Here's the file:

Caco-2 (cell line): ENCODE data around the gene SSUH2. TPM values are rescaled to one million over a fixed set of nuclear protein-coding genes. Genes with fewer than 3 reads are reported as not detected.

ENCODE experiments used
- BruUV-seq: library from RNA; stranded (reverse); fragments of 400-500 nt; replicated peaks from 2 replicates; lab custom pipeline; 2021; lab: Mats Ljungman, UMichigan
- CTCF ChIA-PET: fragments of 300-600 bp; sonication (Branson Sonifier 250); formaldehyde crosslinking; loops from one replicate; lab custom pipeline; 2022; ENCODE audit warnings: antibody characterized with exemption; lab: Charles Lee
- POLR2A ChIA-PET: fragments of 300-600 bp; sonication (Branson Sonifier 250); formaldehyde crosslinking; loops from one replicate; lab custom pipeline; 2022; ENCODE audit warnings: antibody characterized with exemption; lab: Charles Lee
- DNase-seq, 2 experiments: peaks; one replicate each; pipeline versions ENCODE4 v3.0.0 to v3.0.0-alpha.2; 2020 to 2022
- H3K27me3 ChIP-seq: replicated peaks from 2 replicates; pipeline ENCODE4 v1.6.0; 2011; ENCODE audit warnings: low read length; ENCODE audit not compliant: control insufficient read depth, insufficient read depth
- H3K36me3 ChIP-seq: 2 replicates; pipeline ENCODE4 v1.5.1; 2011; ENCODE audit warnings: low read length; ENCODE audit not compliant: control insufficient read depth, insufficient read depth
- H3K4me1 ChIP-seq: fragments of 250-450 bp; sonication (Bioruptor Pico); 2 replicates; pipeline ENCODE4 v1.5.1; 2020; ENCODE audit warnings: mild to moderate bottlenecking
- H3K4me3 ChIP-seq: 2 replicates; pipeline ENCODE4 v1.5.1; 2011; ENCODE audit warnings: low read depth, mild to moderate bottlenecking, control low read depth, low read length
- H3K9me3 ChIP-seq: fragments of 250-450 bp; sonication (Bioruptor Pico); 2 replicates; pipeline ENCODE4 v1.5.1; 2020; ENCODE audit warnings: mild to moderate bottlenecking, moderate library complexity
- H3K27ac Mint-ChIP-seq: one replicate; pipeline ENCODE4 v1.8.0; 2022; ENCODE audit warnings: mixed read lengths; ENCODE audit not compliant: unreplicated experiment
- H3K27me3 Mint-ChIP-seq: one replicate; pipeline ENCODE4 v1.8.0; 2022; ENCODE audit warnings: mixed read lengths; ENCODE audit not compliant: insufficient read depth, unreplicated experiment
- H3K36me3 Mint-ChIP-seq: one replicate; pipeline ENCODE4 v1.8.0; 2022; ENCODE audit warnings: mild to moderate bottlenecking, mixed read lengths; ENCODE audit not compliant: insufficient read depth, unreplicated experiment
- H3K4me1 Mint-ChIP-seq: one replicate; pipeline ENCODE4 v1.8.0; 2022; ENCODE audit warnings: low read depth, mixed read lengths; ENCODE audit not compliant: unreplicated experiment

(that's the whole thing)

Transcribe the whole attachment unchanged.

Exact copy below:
Caco-2 (cell line): ENCODE data around the gene SSUH2. TPM values are rescaled to one million over a fixed set of nuclear protein-coding genes. Genes with fewer than 3 reads are reported as not detected.

ENCODE experiments used
- BruUV-seq: library from RNA; stranded (reverse); fragments of 400-500 nt; replicated peaks from 2 replicates; lab custom pipeline; 2021; lab: Mats Ljungman, UMichigan
- CTCF ChIA-PET: fragments of 300-600 bp; sonication (Branson Sonifier 250); formaldehyde crosslinking; loops from one replicate; lab custom pipeline; 2022; ENCODE audit warnings: antibody characterized with exemption; lab: Charles Lee
- POLR2A ChIA-PET: fragments of 300-600 bp; sonication (Branson Sonifier 250); formaldehyde crosslinking; loops from one replicate; lab custom pipeline; 2022; ENCODE audit warnings: antibody characterized with exemption; lab: Charles Lee
- DNase-seq, 2 experiments: peaks; one replicate each; pipeline versions ENCODE4 v3.0.0 to v3.0.0-alpha.2; 2020 to 2022
- H3K27me3 ChIP-seq: replicated peaks from 2 replicates; pipeline ENCODE4 v1.6.0; 2011; ENCODE audit warnings: low read length; ENCODE audit not compliant: control insufficient read depth, insufficient read depth
- H3K36me3 ChIP-seq: 2 replicates; pipeline ENCODE4 v1.5.1; 2011; ENCODE audit warnings: low read length; ENCODE audit not compliant: control insufficient read depth, insufficient read depth
- H3K4me1 ChIP-seq: fragments of 250-450 bp; sonication (Bioruptor Pico); 2 replicates; pipeline ENCODE4 v1.5.1; 2020; ENCODE audit warnings: mild to moderate bottlenecking
- H3K4me3 ChIP-seq: 2 replicates; pipeline ENCODE4 v1.5.1; 2011; ENCODE audit warnings: low read depth, mild to moderate bottlenecking, control low read depth, low read length
- H3K9me3 ChIP-seq: fragments of 250-450 bp; sonication (Bioruptor Pico); 2 replicates; pipeline ENCODE4 v1.5.1; 2020; ENCODE audit warnings: mild to moderate bottlenecking, moderate library complexity
- H3K27ac Mint-ChIP-seq: one replicate; pipeline ENCODE4 v1.8.0; 2022; ENCODE audit warnings: mixed read lengths; ENCODE audit not compliant: unreplicated experiment
- H3K27me3 Mint-ChIP-seq: one replicate; pipeline ENCODE4 v1.8.0; 2022; ENCODE audit warnings: mixed read lengths; ENCODE audit not compliant: insufficient read depth, unreplicated experiment
- H3K36me3 Mint-ChIP-seq: one replicate; pipeline ENCODE4 v1.8.0; 2022; ENCODE audit warnings: mild to moderate bottlenecking, mixed read lengths; ENCODE audit not compliant: insufficient read depth, unreplicated experiment
- H3K4me1 Mint-ChIP-seq: one replicate; pipeline ENCODE4 v1.8.0; 2022; ENCODE audit warnings: low read depth, mixed read lengths; ENCODE audit not compliant: unreplicated experiment